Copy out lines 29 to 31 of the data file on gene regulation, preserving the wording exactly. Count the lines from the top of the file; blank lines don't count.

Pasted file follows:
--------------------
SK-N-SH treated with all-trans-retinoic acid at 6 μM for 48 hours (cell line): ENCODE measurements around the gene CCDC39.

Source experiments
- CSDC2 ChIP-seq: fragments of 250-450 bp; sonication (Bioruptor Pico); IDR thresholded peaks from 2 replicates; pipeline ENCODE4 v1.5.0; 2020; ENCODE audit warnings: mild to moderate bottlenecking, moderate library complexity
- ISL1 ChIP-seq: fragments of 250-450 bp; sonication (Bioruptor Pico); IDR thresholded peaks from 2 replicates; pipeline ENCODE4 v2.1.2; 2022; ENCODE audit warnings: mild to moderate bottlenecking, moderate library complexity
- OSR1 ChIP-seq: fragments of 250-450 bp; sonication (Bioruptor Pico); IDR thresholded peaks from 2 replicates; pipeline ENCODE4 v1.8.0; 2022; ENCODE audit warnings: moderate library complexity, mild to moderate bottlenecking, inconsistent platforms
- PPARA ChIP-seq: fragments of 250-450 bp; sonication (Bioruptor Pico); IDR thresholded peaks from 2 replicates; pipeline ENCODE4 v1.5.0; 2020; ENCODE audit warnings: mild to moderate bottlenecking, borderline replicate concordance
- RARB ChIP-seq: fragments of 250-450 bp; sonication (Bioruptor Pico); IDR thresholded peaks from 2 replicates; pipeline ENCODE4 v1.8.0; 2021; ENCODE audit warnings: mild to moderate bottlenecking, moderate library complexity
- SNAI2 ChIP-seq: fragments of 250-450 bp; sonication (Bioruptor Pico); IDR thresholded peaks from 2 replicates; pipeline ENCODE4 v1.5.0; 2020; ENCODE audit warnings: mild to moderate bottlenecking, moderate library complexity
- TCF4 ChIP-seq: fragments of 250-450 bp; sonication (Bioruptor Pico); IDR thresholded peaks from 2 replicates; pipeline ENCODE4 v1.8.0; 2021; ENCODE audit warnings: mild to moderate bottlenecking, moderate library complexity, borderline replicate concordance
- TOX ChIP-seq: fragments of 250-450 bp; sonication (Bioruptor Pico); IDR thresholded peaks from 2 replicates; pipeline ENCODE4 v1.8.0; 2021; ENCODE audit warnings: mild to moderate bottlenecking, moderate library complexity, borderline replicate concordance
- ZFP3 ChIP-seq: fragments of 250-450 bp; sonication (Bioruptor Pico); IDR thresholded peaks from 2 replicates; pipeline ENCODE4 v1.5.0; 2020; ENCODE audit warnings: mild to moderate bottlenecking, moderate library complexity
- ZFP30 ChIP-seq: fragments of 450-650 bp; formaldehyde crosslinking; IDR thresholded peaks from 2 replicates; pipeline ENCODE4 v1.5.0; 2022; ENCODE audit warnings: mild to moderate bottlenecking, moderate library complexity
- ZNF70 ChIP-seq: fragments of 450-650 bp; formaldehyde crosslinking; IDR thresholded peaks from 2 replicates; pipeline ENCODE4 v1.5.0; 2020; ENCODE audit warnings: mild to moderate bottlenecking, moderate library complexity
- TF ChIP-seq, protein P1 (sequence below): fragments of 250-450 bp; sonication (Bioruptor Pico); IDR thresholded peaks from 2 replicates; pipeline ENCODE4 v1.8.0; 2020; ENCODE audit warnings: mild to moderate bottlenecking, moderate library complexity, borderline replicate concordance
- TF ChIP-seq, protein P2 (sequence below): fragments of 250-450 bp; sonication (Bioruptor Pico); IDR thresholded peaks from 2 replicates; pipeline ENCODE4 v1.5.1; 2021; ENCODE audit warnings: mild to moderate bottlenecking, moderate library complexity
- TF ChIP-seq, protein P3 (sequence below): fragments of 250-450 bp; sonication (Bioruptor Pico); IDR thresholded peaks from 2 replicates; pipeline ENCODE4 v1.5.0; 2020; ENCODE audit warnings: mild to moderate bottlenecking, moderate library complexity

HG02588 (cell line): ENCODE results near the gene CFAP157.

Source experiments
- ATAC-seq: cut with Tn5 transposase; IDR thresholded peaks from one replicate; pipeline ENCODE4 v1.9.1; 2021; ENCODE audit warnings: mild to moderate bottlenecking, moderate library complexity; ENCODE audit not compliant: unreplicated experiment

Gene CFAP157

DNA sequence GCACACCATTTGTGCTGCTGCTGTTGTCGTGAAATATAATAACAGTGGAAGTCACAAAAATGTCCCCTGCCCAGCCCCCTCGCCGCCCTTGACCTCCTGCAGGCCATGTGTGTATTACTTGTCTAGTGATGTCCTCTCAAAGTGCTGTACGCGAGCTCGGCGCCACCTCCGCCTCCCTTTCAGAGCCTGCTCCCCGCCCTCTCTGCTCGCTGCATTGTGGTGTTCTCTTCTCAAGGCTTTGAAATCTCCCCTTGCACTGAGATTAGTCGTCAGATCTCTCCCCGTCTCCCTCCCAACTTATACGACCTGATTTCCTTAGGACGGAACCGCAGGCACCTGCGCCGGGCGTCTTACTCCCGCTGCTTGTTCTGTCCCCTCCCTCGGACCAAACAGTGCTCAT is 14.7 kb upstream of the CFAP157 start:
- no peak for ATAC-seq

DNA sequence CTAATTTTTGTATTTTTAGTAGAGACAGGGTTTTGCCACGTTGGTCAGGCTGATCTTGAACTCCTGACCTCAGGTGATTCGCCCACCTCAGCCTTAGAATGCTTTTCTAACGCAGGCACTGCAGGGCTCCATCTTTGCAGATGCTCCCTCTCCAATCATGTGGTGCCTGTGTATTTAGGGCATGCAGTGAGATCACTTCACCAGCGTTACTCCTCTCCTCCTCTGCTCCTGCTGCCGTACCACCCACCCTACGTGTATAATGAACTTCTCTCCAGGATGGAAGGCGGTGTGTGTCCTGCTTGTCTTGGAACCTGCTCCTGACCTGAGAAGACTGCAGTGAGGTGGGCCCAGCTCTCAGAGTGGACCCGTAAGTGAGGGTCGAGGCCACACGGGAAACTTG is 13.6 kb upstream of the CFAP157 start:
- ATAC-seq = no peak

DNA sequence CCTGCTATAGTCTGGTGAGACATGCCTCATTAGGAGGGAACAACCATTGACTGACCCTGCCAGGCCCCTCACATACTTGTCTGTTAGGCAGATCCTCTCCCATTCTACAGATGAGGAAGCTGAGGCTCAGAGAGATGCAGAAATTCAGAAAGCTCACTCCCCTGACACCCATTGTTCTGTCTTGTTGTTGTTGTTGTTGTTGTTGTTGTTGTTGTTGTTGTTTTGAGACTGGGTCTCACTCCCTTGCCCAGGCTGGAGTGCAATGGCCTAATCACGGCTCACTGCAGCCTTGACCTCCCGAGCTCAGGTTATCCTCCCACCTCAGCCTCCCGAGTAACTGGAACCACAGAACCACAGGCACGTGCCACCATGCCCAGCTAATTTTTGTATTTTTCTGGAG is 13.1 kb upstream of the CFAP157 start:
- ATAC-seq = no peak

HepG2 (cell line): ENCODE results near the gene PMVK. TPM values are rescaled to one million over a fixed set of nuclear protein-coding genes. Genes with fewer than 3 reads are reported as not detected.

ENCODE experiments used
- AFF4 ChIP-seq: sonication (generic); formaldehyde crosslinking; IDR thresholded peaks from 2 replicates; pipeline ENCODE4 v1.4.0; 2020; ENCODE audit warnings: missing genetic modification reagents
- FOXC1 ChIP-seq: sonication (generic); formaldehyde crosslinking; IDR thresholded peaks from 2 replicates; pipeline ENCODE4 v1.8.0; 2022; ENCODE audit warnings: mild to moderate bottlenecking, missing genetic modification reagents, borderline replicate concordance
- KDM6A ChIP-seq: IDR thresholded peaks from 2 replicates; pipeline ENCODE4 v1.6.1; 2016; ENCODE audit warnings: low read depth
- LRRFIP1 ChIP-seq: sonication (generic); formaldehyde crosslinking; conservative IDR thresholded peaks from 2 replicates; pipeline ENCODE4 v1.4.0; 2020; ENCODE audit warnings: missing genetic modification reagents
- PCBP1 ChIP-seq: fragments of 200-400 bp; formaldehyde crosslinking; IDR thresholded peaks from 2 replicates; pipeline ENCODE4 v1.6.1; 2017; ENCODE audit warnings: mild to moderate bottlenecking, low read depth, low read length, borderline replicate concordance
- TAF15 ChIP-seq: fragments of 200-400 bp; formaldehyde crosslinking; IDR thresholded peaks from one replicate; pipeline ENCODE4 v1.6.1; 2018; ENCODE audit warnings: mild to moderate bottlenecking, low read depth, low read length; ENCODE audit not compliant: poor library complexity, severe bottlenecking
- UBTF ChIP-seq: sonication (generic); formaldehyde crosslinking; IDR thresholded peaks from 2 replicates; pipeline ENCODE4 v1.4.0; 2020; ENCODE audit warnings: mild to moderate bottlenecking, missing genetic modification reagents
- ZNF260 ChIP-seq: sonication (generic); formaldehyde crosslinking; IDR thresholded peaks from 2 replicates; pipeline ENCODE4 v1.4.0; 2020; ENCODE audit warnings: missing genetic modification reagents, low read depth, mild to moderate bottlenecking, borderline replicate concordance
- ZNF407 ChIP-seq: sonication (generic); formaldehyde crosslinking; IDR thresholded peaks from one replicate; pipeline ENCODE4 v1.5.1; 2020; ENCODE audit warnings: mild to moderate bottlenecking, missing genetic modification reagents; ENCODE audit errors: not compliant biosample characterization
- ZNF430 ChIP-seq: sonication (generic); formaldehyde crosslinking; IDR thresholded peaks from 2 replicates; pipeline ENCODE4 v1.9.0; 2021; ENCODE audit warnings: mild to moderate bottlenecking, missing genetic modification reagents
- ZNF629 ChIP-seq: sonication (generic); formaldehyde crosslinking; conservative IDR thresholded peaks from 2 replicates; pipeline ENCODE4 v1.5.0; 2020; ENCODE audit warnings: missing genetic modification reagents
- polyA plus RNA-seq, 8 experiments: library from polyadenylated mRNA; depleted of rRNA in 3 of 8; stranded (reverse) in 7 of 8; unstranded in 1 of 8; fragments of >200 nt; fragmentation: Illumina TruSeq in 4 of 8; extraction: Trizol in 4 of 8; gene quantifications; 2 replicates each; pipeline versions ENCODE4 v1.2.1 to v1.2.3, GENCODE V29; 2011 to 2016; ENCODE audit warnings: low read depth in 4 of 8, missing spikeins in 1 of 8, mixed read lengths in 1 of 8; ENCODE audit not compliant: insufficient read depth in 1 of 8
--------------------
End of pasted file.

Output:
- AFF4 ChIP-seq: sonication (generic); formaldehyde crosslinking; IDR thresholded peaks from 2 replicates; pipeline ENCODE4 v1.4.0; 2020; ENCODE audit warnings: missing genetic modification reagents
- FOXC1 ChIP-seq: sonication (generic); formaldehyde crosslinking; IDR thresholded peaks from 2 replicates; pipeline ENCODE4 v1.8.0; 2022; ENCODE audit warnings: mild to moderate bottlenecking, missing genetic modification reagents, borderline replicate concordance
- KDM6A ChIP-seq: IDR thresholded peaks from 2 replicates; pipeline ENCODE4 v1.6.1; 2016; ENCODE audit warnings: low read depth